Carbohydrates represent the largest share of global organic excipients on a value basis, followed by petrochemicals, oleochemicals,
and proteins. Carbohydrates account for 39%, or $1.2 billion, of the global organic excipient market, based on 2006 data.
Petrochemicals account for 30.3%, or $941 million, and oleochemicals 28.3%, or $880 million. Proteins represent a small percentage,
only 2.2%, or $68 million, according to BCC Research (3, 4). Carbohydrates are the leading organic excipients because of their
filling and taste-masking properties, according to BCC. Cellulosics hold the top spot in the carbohydrates segment on a value
basis. Sugars comprise the bulk of the market volume for carbohydrates. Micronized cellulose phthalate and hydroxypropyl cellulose
compositions that have been converted to gels for transmucosal delivery systems are driving growth for cellulosics. BCC projects
increased demand for compendial sugars for biopharmaceuticals and growth for artificial sweeteners, particularly in thin-film
strips (3, 4).
Glycols and povidones are the leading petrochemical-based excipients. In glycols, the trend is toward more refined grades
that can increase the stability of APIs. For povidones, an important trend is their use in very small tablets with rapid bioavailability,
according to BCC (3, 4).
Inorganic chemicals used as pharmaceutical excipients include calcium salts, halites, metal oxides, and silicates. Calcium
salts hold 73.2%, or $266 million, of the global inorganic excipients market, according to BCC.
Halites and metal oxides each comprise 8.5%, or $31 million, of the global market for inorganic excipients. Demand for sodium
chloride as an osmotic agent in injections and sustained-release tablets provides halites at a CAGR greater than that of other
inorganic excipients, according to BCC. The established use of titanium dioxide as a colorant is driving sales growth of metal
oxides (3, 4).
Silicates account for 4.8%, or $17 million, of the global market for inorganic excipients. Small loading levels and the maturity
of the glidant segment keep the market value for silicates low. Other inorganic excipients account for 5%, or $18 million,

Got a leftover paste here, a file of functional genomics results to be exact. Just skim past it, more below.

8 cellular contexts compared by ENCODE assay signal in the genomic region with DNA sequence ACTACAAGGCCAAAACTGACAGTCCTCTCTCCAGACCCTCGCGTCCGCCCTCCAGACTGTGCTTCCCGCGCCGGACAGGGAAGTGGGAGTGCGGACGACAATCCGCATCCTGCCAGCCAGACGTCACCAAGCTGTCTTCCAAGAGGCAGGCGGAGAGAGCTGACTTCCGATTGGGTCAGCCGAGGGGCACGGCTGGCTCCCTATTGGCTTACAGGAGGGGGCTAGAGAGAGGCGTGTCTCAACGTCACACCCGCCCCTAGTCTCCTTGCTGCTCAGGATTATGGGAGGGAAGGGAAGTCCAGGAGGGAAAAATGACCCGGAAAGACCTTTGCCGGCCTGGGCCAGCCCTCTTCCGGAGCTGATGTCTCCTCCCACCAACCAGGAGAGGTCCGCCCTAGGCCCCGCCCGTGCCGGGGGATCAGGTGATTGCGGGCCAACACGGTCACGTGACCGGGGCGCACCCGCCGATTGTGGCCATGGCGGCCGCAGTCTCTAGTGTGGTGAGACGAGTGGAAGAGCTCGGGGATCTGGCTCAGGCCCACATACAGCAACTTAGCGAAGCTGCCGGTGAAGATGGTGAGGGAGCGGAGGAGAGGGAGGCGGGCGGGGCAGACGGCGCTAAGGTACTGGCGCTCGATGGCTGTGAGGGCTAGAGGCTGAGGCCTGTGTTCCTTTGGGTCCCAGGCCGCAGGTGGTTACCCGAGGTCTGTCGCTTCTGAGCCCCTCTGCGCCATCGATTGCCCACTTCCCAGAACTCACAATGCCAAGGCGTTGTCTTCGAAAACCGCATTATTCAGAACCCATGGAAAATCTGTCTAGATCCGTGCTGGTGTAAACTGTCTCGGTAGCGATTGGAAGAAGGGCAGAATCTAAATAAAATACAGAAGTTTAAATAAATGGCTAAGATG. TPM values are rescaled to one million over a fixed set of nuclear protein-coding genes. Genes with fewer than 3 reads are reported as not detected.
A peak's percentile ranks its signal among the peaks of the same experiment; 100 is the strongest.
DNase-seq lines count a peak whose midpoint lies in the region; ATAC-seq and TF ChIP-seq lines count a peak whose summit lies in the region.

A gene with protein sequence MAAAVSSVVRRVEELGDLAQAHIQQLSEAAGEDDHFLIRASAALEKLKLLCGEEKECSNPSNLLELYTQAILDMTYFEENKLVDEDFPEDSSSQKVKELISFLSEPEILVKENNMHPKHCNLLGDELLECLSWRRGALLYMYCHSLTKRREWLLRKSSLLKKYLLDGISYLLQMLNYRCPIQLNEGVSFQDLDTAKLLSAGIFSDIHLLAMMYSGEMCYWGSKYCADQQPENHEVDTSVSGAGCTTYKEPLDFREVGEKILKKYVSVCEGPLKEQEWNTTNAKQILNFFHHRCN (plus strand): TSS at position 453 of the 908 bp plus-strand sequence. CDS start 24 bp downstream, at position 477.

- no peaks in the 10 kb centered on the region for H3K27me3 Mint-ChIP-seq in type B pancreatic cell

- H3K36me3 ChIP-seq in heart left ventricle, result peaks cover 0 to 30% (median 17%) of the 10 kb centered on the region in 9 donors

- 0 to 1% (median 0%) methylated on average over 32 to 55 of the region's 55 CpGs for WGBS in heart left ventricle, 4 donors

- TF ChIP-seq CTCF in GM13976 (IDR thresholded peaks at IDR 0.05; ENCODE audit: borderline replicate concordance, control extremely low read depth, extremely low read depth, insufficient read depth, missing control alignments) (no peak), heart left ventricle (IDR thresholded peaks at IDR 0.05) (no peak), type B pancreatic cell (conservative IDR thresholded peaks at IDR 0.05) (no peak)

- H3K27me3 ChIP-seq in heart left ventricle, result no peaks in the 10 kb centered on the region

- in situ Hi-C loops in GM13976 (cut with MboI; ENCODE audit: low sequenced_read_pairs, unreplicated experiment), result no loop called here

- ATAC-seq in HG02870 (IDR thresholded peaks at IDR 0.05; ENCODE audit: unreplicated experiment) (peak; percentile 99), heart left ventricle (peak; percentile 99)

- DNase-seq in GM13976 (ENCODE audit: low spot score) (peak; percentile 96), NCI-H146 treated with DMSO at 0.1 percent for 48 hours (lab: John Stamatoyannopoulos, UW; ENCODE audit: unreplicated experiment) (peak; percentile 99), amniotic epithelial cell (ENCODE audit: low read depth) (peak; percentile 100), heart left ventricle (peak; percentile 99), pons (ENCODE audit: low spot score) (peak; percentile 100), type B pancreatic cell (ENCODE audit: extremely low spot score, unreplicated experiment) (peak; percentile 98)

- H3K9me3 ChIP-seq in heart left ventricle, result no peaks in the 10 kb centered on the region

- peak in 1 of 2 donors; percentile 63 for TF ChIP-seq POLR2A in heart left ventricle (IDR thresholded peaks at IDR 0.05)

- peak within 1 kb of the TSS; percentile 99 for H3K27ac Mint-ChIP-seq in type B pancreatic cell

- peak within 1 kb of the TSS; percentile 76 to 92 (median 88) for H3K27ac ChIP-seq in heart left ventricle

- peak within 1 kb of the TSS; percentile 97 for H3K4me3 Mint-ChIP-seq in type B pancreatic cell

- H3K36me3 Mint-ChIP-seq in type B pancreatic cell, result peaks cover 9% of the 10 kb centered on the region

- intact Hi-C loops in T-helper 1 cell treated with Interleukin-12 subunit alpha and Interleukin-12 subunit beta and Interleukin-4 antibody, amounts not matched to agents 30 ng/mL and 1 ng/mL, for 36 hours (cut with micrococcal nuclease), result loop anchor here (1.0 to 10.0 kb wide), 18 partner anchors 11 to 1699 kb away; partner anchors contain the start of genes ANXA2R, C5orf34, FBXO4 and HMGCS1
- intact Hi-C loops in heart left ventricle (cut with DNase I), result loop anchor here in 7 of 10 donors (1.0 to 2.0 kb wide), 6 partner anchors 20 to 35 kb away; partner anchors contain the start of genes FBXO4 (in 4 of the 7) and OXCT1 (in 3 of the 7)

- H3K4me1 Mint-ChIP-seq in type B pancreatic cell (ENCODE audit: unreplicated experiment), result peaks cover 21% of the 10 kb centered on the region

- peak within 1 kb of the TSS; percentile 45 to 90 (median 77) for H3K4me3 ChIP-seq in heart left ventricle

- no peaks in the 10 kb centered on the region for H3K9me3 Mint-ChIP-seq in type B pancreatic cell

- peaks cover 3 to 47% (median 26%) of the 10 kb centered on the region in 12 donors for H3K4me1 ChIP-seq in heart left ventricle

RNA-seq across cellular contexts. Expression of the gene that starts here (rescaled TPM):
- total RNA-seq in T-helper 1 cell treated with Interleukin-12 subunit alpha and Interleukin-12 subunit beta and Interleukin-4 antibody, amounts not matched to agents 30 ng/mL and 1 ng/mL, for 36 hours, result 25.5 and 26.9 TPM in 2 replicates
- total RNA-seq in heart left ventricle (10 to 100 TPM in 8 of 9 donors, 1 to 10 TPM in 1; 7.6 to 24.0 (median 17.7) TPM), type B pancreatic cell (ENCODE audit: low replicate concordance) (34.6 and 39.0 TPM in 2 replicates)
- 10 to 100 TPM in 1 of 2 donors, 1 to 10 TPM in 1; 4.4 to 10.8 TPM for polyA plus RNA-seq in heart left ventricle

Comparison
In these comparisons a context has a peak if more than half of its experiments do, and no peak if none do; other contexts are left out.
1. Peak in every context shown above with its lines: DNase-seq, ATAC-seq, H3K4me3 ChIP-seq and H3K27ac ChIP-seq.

according to BCC (3, 4).
BCC Research classifies USP water as a general chemical in its analysis of the global excipient market. USP water includes water for injection (WFI) and purified water. Water must comply with USP standards for chemical purity and microbial content (i.e., < 0.25 ppm of endotoxins). WFI accounts for 76.5% of the USP water market, or $52 million, and purified water 23.5%, or $16 million. Pharmaceutical grades of water used in drug-process
applications (i.e., enema and medical-irrigating fluids) and other than those used to formulate excipients are excluded from
the analysis. Also excluded is water used in the following applications: a pharmaceutical manufacturing process aid (i.e.,
wet granulation); a solvent for aqueous-based, film-coating materials; a cleaning and rinsing material for containers and
closures; a fermentation or cell-culture media ingredient; an extraction and purification solvent; a chemical-reaction solvent;
or any other purpose except in a formulated drug-dosage form (3, 4).
Patricia Van Arnum is a senior editor at Pharmaceutical Technology, 485 Route One South, Bldg F, First Floor, Iselin, NJ 08830 tel. 732.346.3072, email@example.com
1. IPEC–Europe, "Excipient Insights," Mar. 2009,
http://www.ipec-europe.org/, accessed Mar. 16, 2009.
2. IPEC–Americas, "IPEC Americas News," Dec. 2008,
http://www.ipec-americas.org/, accessed Mar. 16, 2009.
3. P. Van Arnum, "Measuring Excipient-Market Growth," Pharm. Technol.
32 (4), 56–62.
4. "Excipients in Pharmaceuticals," Report No. PHM010E, BCC Research (Norwalk, CT, 2006).